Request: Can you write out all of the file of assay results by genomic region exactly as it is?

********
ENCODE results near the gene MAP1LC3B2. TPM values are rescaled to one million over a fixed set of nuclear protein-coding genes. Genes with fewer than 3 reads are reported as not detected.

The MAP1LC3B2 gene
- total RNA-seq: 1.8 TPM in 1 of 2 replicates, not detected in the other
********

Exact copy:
ENCODE results near the gene MAP1LC3B2. TPM values are rescaled to one million over a fixed set of nuclear protein-coding genes. Genes with fewer than 3 reads are reported as not detected.

The MAP1LC3B2 gene
- total RNA-seq: 1.8 TPM in 1 of 2 replicates, not detected in the other